The path is part of the Camino de Santiago de Compostela. We’ve walked a few sections of the Camino in different places. Coincidentally, its always in the wrong direction. According to John this is only right and proper, although “either way, there’s not much chance of us being mistaken for real pilgrims”.
Our reward was more temporal than spiritual. The villages are small. A water taxi with a maximum capacity of 17 people shuttles between the two. There are some very nice, relaxed seafood restaurants along the water’s edge in Pasai San Pedro. And most conveniently after a few glasses of wine, a local bus straight back to San Sebastián
After Tokyo, San Sebastián has the greatest number of Michelin starts per capita of any city in the world. At last count, 14. But for most visitors the real drawcard is the pintxo bars.
Pintxo (pronounced peen-cho) means ‘spike’. Quite simply, it’s a bite sized snack skewered with a toothpick to a piece of bread. Pintxos are to the Basque region what tapas is to the rest of Spain. It’s the toothpick that distinguishes them from a tapa, or at least that’s how it started.
It had long been a tradition for Basque bars to serve little plates of anchovies, pickled chillies and olives as a snack with beer. As the story goes, in the 1940s a regular patron of a bar called Casa Valles in San Sebastián picked up a toothpick, skewered an anchovy, chilli and olive together and popped it in his mouth. The movie Gilda starring Rita Hayworth had just been released in Spain and the customer thought his creation was just like her character in the movie, “green, salty and little spicy” so he called it a gilda.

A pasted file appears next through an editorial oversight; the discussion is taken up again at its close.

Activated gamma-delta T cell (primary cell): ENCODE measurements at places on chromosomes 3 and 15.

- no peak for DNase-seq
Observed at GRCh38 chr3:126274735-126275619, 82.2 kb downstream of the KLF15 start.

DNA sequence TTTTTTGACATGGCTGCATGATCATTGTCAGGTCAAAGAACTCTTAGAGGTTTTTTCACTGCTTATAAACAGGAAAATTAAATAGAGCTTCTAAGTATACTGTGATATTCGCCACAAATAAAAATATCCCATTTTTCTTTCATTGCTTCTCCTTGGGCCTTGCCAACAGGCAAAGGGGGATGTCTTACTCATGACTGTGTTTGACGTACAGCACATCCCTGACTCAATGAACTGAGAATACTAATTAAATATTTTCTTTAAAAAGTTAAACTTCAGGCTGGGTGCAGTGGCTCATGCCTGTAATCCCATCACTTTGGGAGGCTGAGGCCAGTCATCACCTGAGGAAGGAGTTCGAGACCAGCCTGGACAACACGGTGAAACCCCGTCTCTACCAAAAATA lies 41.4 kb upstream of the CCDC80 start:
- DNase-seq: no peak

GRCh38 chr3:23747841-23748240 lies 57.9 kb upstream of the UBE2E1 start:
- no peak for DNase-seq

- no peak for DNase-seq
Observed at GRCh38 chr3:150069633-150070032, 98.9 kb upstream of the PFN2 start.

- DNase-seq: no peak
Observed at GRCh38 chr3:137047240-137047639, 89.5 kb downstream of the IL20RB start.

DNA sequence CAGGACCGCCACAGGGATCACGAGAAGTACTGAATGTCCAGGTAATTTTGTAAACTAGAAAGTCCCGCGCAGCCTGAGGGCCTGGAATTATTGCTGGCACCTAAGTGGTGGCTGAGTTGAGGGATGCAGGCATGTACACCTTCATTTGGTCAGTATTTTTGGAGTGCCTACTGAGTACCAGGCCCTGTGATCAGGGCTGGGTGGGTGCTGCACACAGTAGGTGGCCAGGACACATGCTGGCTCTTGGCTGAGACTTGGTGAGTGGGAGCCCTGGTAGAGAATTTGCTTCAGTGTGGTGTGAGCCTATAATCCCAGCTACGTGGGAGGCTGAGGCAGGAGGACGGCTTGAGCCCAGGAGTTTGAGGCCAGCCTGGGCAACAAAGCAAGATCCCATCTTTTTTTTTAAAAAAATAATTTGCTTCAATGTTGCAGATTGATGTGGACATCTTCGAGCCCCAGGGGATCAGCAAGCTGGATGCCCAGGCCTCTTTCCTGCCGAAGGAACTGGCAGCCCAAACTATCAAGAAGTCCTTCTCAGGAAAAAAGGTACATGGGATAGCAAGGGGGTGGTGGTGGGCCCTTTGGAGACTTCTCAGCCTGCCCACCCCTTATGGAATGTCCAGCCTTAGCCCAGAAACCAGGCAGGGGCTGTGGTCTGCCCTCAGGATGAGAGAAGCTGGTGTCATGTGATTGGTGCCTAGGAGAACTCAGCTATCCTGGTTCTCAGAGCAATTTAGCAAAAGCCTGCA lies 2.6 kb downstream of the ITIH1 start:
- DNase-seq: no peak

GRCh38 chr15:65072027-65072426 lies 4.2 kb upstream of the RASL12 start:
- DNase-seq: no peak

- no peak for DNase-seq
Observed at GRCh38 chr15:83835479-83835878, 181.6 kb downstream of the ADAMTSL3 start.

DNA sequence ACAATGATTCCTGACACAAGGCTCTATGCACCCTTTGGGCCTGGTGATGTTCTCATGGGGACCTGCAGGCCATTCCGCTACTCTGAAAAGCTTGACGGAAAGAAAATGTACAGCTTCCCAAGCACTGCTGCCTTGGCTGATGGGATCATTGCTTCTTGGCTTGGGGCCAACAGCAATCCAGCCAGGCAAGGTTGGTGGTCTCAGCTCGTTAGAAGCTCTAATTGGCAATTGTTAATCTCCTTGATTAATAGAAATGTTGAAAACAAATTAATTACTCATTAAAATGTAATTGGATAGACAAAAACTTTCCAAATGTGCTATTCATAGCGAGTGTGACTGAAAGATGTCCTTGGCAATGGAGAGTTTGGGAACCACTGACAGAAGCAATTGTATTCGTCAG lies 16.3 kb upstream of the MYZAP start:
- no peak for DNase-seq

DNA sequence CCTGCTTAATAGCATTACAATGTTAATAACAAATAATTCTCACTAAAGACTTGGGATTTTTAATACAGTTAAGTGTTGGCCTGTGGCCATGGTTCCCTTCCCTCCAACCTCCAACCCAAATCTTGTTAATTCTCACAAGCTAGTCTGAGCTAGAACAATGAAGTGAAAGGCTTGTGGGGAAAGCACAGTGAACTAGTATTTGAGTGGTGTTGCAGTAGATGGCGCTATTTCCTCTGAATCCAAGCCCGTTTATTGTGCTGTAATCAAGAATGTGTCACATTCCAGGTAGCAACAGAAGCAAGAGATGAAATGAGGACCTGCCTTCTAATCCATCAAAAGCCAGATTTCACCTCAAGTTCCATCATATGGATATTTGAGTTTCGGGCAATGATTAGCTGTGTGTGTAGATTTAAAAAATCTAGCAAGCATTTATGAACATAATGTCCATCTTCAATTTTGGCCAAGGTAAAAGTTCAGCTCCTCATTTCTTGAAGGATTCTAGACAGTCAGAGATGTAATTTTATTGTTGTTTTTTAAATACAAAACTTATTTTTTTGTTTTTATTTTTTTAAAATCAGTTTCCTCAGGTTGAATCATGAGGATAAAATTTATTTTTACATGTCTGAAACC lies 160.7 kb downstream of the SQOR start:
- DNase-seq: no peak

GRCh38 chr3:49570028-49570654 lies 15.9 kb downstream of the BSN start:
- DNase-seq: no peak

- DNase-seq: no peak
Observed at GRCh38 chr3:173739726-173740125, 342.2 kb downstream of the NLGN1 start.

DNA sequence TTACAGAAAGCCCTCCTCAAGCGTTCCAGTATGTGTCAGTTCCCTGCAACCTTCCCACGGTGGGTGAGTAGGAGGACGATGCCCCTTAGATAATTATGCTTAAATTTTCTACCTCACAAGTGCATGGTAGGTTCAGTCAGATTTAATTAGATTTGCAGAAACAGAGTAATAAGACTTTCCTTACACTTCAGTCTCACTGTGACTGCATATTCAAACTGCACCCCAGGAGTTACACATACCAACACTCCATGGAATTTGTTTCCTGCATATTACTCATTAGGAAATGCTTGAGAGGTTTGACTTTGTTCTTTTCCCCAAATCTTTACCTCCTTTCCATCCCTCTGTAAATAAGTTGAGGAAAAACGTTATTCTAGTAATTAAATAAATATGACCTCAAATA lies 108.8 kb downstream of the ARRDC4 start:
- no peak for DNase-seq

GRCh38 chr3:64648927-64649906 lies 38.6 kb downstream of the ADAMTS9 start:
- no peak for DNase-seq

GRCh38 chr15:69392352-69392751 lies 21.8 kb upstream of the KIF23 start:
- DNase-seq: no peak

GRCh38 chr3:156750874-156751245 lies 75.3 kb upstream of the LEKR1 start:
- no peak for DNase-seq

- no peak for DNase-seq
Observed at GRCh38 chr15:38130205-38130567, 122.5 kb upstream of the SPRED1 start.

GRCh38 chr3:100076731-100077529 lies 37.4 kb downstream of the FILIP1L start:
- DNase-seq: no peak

It became so popular every bar in San Sebastián started serving them. Nothing has changed. Every bar has gildas. And we can see why. We tried loads of other pintxos over our time here, but the gilda is still our favourite.
Initially most pintxos were cold. Trays of tiny morsels were lined up along the bar.
That photo, by the way, reflects the situation in the mid afternoon during set up. By evening, every bar is packed. Once secured, a position at the bar is not surrendered easily. For those behind, fighting to get your pintxos is The Hunger Games in more than name only.
The night becomes a marathon as it’s traditional to have a drink and a couple of pintxos at one bar, then move to another and repeat. San Sebastián’s Old Town has one of the highest concentrations of bars per square metre of any precinct in the world.
In past times, patrons would help themselves, keep the toothpicks and pay at the end. The toothpicks counted as a tab. That was still the practice when Julie was here in 1993 but it’s less common now. With increasing popularity among tourists, it’s pay when you order in most establishments. And many are behind glass, a legacy of Covid, perhaps.
The pintxos have also become more elaborate over the years.
And now there’s often a selection of cooked-to-order hot ones as well, and they don’t always have a stick. One of the best we had was a grilled piece of foie gras atop a dollop of apple puree served on a plate. There was seafood, beef cheek, suckling pig. The choice was endless. With a few exceptions, they were all delicious. Who needs Michelin fine dining when snacking is this good?